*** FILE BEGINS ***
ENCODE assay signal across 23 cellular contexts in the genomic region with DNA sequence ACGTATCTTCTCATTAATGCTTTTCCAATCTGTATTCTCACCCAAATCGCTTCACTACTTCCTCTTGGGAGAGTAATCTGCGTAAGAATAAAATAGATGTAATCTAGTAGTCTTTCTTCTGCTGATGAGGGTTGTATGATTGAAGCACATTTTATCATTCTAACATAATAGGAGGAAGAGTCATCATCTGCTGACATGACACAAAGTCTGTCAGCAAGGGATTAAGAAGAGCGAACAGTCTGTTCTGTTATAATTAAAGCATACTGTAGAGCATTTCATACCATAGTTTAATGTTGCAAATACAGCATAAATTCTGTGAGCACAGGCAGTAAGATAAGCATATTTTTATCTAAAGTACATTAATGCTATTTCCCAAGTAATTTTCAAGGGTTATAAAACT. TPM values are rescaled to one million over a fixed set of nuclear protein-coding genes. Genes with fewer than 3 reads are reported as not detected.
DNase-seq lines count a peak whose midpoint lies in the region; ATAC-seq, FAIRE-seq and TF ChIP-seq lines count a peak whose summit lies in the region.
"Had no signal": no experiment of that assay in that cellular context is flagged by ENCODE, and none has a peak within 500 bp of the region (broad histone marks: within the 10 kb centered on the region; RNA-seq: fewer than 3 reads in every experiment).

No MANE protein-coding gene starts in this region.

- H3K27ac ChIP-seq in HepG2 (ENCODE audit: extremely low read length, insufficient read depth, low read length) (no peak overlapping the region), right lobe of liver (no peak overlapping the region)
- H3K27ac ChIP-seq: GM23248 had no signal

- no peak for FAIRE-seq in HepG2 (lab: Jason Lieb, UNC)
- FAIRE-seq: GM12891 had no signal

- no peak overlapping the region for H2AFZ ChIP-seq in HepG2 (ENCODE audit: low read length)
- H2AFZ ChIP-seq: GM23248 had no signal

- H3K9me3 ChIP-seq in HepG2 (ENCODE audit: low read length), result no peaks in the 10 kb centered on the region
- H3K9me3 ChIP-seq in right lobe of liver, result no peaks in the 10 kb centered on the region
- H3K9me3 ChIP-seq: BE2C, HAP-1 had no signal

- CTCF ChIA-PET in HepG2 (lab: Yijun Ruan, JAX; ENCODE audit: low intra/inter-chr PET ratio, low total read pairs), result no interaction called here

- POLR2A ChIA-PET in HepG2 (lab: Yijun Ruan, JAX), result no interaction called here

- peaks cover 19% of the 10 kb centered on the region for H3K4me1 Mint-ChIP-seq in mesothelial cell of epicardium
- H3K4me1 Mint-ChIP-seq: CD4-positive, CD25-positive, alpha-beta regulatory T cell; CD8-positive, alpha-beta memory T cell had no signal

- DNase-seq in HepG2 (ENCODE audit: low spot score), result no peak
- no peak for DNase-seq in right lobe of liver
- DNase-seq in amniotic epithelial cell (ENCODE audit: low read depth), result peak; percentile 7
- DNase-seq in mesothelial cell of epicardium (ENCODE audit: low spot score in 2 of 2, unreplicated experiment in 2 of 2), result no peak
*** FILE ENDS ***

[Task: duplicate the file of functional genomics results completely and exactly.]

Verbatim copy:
ENCODE assay signal across 23 cellular contexts in the genomic region with DNA sequence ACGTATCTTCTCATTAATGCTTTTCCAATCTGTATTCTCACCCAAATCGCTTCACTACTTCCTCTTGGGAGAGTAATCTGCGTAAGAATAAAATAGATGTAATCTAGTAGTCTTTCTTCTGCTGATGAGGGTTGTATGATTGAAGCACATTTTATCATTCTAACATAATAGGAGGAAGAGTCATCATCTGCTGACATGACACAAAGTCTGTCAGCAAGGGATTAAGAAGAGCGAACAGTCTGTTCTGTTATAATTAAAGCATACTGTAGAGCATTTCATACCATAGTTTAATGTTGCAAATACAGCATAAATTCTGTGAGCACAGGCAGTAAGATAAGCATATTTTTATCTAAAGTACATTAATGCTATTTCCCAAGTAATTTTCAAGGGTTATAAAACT. TPM values are rescaled to one million over a fixed set of nuclear protein-coding genes. Genes with fewer than 3 reads are reported as not detected.
DNase-seq lines count a peak whose midpoint lies in the region; ATAC-seq, FAIRE-seq and TF ChIP-seq lines count a peak whose summit lies in the region.
"Had no signal": no experiment of that assay in that cellular context is flagged by ENCODE, and none has a peak within 500 bp of the region (broad histone marks: within the 10 kb centered on the region; RNA-seq: fewer than 3 reads in every experiment).

No MANE protein-coding gene starts in this region.

- H3K27ac ChIP-seq in HepG2 (ENCODE audit: extremely low read length, insufficient read depth, low read length) (no peak overlapping the region), right lobe of liver (no peak overlapping the region)
- H3K27ac ChIP-seq: GM23248 had no signal

- no peak for FAIRE-seq in HepG2 (lab: Jason Lieb, UNC)
- FAIRE-seq: GM12891 had no signal

- no peak overlapping the region for H2AFZ ChIP-seq in HepG2 (ENCODE audit: low read length)
- H2AFZ ChIP-seq: GM23248 had no signal

- H3K9me3 ChIP-seq in HepG2 (ENCODE audit: low read length), result no peaks in the 10 kb centered on the region
- H3K9me3 ChIP-seq in right lobe of liver, result no peaks in the 10 kb centered on the region
- H3K9me3 ChIP-seq: BE2C, HAP-1 had no signal

- CTCF ChIA-PET in HepG2 (lab: Yijun Ruan, JAX; ENCODE audit: low intra/inter-chr PET ratio, low total read pairs), result no interaction called here

- POLR2A ChIA-PET in HepG2 (lab: Yijun Ruan, JAX), result no interaction called here

- peaks cover 19% of the 10 kb centered on the region for H3K4me1 Mint-ChIP-seq in mesothelial cell of epicardium
- H3K4me1 Mint-ChIP-seq: CD4-positive, CD25-positive, alpha-beta regulatory T cell; CD8-positive, alpha-beta memory T cell had no signal

- DNase-seq in HepG2 (ENCODE audit: low spot score), result no peak
- no peak for DNase-seq in right lobe of liver
- DNase-seq in amniotic epithelial cell (ENCODE audit: low read depth), result peak; percentile 7
- DNase-seq in mesothelial cell of epicardium (ENCODE audit: low spot score in 2 of 2, unreplicated experiment in 2 of 2), result no peak